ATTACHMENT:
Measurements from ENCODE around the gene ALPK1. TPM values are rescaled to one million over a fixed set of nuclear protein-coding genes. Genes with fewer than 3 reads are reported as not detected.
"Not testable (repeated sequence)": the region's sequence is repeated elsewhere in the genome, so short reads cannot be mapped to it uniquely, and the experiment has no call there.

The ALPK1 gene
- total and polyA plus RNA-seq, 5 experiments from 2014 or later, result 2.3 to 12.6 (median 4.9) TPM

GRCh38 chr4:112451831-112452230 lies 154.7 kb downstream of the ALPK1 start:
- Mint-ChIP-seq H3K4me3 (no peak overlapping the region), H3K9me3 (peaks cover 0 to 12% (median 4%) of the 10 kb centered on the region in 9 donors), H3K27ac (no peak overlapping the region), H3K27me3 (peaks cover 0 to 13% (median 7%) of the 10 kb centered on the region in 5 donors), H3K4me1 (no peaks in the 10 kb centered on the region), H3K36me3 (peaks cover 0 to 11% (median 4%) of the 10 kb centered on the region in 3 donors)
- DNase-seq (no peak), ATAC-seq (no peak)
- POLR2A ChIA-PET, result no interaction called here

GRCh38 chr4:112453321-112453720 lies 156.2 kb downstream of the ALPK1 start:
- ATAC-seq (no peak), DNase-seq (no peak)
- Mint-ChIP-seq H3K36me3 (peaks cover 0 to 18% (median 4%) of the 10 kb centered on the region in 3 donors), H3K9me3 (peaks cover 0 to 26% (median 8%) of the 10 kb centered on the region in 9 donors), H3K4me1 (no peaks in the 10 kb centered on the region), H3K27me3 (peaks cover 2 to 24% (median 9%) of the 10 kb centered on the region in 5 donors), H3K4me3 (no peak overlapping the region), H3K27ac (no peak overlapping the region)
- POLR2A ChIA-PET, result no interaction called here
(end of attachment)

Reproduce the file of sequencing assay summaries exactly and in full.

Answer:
Measurements from ENCODE around the gene ALPK1. TPM values are rescaled to one million over a fixed set of nuclear protein-coding genes. Genes with fewer than 3 reads are reported as not detected.
"Not testable (repeated sequence)": the region's sequence is repeated elsewhere in the genome, so short reads cannot be mapped to it uniquely, and the experiment has no call there.

The ALPK1 gene
- total and polyA plus RNA-seq, 5 experiments from 2014 or later, result 2.3 to 12.6 (median 4.9) TPM

GRCh38 chr4:112451831-112452230 lies 154.7 kb downstream of the ALPK1 start:
- Mint-ChIP-seq H3K4me3 (no peak overlapping the region), H3K9me3 (peaks cover 0 to 12% (median 4%) of the 10 kb centered on the region in 9 donors), H3K27ac (no peak overlapping the region), H3K27me3 (peaks cover 0 to 13% (median 7%) of the 10 kb centered on the region in 5 donors), H3K4me1 (no peaks in the 10 kb centered on the region), H3K36me3 (peaks cover 0 to 11% (median 4%) of the 10 kb centered on the region in 3 donors)
- DNase-seq (no peak), ATAC-seq (no peak)
- POLR2A ChIA-PET, result no interaction called here

GRCh38 chr4:112453321-112453720 lies 156.2 kb downstream of the ALPK1 start:
- ATAC-seq (no peak), DNase-seq (no peak)
- Mint-ChIP-seq H3K36me3 (peaks cover 0 to 18% (median 4%) of the 10 kb centered on the region in 3 donors), H3K9me3 (peaks cover 0 to 26% (median 8%) of the 10 kb centered on the region in 9 donors), H3K4me1 (no peaks in the 10 kb centered on the region), H3K27me3 (peaks cover 2 to 24% (median 9%) of the 10 kb centered on the region in 5 donors), H3K4me3 (no peak overlapping the region), H3K27ac (no peak overlapping the region)
- POLR2A ChIA-PET, result no interaction called here